Reference to the eye being a window into our soul has dated back to the 1st century BC. While this nebulous concept has been difficult to study, we do know that the retina manifests changes in many brain disorders, and as such is a “window into the brain”. This seems logical since the retina is an embryological extension of the CNS and shares anatomical, functional and physiological similarities to the brain itself. With evolving technology, we now have the ability to obtain detailed three-dimensional images from within the retina using optical coherence tomography (OCT). 


Wang and colleagues examined whether strokes are associated with retinal nerve fiber layer defects (RNFLDs) using OCT. They studied 154 patients with acute ischemic stroke, and 2890 subjects from a population-based group (Beijing Eye Study) in whom OCTs were performed and history of previous stroke was available. After adjusting for risk factors, they found that acute stroke and history of previous stroke was significantly associated with RNFLDs. Conversely, presence of RNFLDs was also significantly associated with acute or previous stroke.

The authors suggest that RNFLDs be added to list of ophthalmological findings present in stroke patients. Previously, a number of retinal microvascular abnormalities such as arterio-venous nicking and arteriolar thinning have been shown to be associated with stroke and hypertension. However, these findings have also been found in normal subjects. In contrast, RNFLDs seem to have a higher diagnostic specificity although it is not pathognomonic. In addition, the RNFLDs remain a permanent marker on the retina compared to vascular abnormalities that may reverse.

The RNFLDs seen on OCT allows us to visualize these “retinal microinfarcts” that may be a harbinger of eventual cerebral stroke. The detection of these by ophthalmologists should perhaps prompt assessment and optimization of cardiovascular risk factors to prevent further sequellae.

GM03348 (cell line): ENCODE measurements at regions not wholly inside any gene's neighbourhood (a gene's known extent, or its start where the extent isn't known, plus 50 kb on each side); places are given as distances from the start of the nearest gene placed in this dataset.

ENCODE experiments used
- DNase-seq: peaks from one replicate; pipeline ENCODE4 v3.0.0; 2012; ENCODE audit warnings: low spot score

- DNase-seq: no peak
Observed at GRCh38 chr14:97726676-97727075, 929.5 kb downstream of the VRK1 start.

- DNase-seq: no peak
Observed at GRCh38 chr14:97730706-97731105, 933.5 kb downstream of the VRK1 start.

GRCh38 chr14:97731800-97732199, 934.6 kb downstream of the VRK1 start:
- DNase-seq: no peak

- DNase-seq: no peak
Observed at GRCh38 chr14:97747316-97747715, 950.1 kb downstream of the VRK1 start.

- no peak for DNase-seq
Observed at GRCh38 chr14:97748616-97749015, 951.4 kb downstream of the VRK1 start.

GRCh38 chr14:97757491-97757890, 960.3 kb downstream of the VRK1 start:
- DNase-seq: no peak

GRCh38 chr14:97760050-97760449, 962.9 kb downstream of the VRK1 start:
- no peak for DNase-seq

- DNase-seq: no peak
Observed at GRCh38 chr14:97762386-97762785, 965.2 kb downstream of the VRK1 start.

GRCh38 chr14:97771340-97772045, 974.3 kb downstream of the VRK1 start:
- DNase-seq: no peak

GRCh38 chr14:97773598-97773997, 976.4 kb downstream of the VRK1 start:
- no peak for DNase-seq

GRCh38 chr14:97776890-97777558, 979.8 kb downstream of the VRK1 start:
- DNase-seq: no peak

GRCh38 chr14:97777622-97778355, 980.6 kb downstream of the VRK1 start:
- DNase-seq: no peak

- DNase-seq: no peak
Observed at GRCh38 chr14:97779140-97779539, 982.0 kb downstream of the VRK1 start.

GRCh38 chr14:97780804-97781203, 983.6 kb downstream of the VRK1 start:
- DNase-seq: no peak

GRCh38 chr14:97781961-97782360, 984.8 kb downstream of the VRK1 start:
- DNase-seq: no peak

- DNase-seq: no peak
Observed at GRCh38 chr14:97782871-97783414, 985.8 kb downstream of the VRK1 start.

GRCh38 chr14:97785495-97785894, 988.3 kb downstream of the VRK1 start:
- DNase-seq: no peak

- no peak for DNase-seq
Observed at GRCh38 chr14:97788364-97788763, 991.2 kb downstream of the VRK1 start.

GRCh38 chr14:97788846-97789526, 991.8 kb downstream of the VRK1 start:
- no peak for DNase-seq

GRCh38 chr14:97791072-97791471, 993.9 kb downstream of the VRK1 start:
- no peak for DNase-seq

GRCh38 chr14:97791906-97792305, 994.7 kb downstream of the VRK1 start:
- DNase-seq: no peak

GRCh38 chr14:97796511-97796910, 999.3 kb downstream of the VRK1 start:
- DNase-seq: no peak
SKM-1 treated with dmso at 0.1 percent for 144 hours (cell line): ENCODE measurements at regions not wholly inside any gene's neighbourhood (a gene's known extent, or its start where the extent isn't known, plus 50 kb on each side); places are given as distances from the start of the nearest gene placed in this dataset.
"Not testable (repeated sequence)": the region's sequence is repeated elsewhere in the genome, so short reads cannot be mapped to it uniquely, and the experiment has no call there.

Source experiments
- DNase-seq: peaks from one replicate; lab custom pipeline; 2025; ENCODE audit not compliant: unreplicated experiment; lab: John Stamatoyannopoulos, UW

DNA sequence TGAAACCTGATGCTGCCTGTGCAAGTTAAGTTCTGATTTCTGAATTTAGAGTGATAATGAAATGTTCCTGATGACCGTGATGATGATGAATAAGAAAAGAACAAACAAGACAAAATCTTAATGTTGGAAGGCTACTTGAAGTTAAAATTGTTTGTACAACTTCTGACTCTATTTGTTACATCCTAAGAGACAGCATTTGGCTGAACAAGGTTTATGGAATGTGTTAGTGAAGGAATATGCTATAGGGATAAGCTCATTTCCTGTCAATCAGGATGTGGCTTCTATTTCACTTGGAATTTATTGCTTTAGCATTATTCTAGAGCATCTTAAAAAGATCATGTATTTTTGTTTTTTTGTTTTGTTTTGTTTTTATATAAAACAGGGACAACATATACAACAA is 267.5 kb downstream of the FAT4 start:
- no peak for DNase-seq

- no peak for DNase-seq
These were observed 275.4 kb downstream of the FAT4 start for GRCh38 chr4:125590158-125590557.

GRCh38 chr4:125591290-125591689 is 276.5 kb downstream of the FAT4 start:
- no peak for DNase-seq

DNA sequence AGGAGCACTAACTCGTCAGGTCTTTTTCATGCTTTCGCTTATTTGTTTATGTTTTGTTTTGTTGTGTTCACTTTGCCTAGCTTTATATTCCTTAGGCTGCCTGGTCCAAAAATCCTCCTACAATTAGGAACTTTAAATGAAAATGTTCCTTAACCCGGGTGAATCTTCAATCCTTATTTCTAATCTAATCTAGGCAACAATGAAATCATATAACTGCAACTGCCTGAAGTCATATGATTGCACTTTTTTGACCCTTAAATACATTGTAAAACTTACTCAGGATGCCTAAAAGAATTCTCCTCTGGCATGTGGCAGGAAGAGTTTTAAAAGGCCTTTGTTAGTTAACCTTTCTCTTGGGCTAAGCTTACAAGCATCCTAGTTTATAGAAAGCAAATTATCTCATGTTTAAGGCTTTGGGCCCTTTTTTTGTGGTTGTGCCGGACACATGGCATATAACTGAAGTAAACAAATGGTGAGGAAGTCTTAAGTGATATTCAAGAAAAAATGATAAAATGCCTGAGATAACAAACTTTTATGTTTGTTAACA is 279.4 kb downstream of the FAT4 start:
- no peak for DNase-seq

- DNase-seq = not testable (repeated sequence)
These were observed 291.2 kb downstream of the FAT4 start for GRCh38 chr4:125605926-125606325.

Localized Retinal Nerve Fiber Layer Defects and Stroke

Sebina Bulic, MD


Wang D, Li Y, Wang C, Xu L, You QS, Wang YX, et al. Localized Retinal Nerve Fiber Layer Defects and Stroke. Stroke. 2014


Retina is our “window to the brain” and can be assessed by numerous non-invasive techniques. Many cerebral vascular and neurodegenerative experts have studied retinal thickness, geometry, vascular supply and so on seeking for the associations and answers related to their fields.  




In this study, Li at al studied 154 patients with acute ischemic stroke diagnosed based on TOAST classification. All patients underwent spectral-domain optical coherence tomography (OCT) of the retina for the detection of localized retinal nerve fiber layer defects (RNFLDs) within seven days after the onset of stroke. A RNFLD was defined as a sector on the OCT printout in which the RNFL contour line dipped into the red zone for a length of <180°. The study group was compared with a control group, which was formed from the population of the Beijing Eye Study 2011 with 2890 subjects.